OSLO/ADDIS ABABA (Reuters) - Ethiopian Prime Minister Abiy Ahmed will not talk to the news media when he is in Oslo next week to receive the Nobel Peace Prize, drawing rare criticism from the award committee, which says a free and independent press is vital.
The Ethiopian leader won the prize in October for his peacemaking efforts which ended two decades of hostility with longtime enemy Eritrea.
Nobel Peace Prize laureates traditionally hold a news conference a day before the official ceremony on Dec. 10. But Abiy has told the Norwegian Nobel Committee he will not do so.
Neither will Abiy take questions from reporters after his meeting with Norwegian Prime Minister Erna Solberg, nor will he participate at an event with children celebrating peace held every year at the Nobel Peace Centre, a museum.
That drew rare criticism from the secretive award committee, composed of Norwegian politicians and academics, which tends to refrain from commenting on past laureates.
Asked whether it was problematic that Abiy was not holding a news conference, Olav Njoelstad, Secretary of the Norwegian Nobel Committee, said: “Yes, we would very much have wanted him to engage with the press during his stay in Oslo.”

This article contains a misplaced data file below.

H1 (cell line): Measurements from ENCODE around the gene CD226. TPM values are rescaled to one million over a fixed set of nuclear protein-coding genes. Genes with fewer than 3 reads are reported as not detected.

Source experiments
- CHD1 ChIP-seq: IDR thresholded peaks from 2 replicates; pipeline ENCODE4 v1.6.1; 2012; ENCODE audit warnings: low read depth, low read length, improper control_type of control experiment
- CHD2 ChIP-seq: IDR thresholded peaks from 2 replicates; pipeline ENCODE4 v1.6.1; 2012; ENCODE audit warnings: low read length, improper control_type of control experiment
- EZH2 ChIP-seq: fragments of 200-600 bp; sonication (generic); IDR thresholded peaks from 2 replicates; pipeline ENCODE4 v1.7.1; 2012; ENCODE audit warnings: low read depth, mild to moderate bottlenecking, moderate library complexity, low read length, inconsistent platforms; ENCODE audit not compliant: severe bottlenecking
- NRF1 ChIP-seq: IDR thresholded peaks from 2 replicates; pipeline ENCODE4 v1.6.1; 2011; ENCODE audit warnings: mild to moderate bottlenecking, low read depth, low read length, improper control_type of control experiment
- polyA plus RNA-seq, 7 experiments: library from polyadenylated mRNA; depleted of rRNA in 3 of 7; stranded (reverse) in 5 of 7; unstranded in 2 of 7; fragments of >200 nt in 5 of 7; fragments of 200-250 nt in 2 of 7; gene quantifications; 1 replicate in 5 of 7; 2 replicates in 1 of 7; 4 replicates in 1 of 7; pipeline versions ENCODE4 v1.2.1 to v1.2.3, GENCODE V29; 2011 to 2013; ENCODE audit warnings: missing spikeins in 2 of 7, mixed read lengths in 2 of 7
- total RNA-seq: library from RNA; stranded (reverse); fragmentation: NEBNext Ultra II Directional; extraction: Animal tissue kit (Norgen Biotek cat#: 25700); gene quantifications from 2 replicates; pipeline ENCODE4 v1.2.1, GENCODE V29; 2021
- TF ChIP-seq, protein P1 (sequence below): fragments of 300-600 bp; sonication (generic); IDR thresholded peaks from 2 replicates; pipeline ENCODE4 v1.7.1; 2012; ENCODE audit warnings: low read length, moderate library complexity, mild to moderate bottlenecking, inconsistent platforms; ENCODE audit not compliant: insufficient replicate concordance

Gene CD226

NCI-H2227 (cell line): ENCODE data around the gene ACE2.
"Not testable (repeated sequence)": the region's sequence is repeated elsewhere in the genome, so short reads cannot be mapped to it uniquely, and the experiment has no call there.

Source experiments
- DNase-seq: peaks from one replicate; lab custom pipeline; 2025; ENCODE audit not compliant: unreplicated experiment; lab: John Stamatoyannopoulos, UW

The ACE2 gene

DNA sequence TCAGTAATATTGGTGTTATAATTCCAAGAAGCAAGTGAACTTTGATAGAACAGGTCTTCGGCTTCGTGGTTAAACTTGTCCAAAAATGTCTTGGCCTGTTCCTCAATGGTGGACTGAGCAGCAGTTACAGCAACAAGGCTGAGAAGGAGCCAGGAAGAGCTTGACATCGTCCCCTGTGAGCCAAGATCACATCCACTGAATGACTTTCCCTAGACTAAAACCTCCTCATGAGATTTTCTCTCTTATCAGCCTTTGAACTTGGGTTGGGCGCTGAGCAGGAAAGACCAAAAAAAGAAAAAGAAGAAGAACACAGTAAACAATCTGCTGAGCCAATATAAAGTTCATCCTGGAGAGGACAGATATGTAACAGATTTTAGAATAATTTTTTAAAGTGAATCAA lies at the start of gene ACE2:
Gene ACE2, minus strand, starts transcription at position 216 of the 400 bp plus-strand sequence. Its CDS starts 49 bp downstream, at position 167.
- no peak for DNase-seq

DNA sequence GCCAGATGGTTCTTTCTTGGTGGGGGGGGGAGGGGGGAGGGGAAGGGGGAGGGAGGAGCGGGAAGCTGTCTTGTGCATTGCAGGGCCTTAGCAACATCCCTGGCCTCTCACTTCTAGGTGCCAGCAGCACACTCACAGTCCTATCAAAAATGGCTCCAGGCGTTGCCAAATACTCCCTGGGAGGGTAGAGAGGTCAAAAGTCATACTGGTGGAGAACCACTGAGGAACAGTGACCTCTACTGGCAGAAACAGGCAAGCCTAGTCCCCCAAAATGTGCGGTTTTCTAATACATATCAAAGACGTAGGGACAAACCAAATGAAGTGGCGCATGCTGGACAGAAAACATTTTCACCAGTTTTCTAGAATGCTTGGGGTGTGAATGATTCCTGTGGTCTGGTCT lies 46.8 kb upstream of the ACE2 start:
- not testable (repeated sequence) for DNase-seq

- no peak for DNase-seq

“We strongly believe that freedom of expression and a free and independent press are vital components of peace,” he told Reuters.
“Moreover, some former Nobel Peace Prize laureates have received the prize in recognition of their efforts in favour of these very rights and freedoms,” said Njoelstad.
He added that the committee’s position had been made “very clear to the Prime Minister and his staff”.
Nobel Peace Prize laureates who have attended the ceremony but not given a news conference include U.S. President Barack Obama, when he received the award in 2009.
Abiy will still meet Prime Minister Erna Solberg, as well as King Harald V, and visit the Norwegian Parliament.
He will also deliver the Nobel lecture at Oslo City Hall on Dec. 10, the day of the ceremony and the anniversary of the death of the Nobel Prizes founder, Swedish industrialist Alfred Nobel.
Abiy’s spokeswoman said the PM had to make priorities given the “extensive programme” and his responsibilities back home.
“It is quite challenging for a sitting Head of State to dedicate that many days, particularly where domestic issues are pressing and warrant attention,” Billene Seyoum told Reuters.
“Therefore, the Prime Minister will be attending essential and prioritised programs, agreed upon in consultation with the Nobel Institute, to honour and respect the Nobel tradition.”
“At a personal level, the humble disposition of the Prime Minister rooted in our cultural context is not in alignment with the very public nature of the Nobel award,” she added.
Editing by William Maclean